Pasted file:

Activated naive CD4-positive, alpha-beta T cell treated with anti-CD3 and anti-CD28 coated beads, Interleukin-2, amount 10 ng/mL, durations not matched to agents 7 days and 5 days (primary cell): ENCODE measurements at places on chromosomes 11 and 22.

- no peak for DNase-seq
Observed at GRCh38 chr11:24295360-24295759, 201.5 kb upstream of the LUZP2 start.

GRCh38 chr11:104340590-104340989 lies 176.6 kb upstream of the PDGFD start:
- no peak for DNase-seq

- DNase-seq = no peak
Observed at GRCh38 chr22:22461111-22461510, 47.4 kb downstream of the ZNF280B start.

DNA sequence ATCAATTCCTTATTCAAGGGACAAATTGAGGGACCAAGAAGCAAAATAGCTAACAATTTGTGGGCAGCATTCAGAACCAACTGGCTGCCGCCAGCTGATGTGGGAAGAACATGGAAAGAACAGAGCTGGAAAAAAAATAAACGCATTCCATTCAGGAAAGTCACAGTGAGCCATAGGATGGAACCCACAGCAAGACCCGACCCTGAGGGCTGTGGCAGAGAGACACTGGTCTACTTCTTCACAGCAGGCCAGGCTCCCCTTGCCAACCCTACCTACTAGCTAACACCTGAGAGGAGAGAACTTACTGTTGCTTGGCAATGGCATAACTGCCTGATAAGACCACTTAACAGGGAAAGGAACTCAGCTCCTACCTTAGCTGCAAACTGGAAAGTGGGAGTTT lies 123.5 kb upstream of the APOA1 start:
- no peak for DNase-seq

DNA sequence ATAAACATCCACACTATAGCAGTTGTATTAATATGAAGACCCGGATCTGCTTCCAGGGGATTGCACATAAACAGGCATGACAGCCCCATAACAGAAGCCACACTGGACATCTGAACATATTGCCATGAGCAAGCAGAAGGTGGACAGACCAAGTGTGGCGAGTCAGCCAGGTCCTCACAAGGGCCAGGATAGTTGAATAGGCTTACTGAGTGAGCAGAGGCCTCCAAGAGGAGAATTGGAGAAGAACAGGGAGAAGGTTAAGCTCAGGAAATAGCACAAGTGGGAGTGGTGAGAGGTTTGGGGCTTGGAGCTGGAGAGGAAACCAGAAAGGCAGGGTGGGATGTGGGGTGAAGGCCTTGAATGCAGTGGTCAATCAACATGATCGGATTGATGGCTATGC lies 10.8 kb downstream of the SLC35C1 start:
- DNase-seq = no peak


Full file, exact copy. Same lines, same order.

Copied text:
Activated naive CD4-positive, alpha-beta T cell treated with anti-CD3 and anti-CD28 coated beads, Interleukin-2, amount 10 ng/mL, durations not matched to agents 7 days and 5 days (primary cell): ENCODE measurements at places on chromosomes 11 and 22.

- no peak for DNase-seq
Observed at GRCh38 chr11:24295360-24295759, 201.5 kb upstream of the LUZP2 start.

GRCh38 chr11:104340590-104340989 lies 176.6 kb upstream of the PDGFD start:
- no peak for DNase-seq

- DNase-seq = no peak
Observed at GRCh38 chr22:22461111-22461510, 47.4 kb downstream of the ZNF280B start.

DNA sequence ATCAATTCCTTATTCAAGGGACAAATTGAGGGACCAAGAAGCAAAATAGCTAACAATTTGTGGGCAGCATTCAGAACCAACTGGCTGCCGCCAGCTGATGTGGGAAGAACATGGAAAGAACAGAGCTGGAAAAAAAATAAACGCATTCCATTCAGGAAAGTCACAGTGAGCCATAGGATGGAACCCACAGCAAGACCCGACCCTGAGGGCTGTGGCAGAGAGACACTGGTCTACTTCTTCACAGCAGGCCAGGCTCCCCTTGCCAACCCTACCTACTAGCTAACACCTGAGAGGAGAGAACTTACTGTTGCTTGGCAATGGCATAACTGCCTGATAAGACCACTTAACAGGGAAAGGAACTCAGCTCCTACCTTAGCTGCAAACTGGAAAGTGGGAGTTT lies 123.5 kb upstream of the APOA1 start:
- no peak for DNase-seq

DNA sequence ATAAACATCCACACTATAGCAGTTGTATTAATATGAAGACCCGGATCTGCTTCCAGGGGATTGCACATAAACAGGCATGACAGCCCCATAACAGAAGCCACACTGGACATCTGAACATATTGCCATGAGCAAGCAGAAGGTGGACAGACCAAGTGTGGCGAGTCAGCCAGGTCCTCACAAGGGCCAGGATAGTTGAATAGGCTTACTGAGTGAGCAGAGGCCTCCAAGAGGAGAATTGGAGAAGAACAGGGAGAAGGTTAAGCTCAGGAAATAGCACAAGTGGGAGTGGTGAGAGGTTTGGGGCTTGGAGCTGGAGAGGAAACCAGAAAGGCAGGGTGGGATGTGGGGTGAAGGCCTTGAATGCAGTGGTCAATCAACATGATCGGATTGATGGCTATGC lies 10.8 kb downstream of the SLC35C1 start:
- DNase-seq = no peak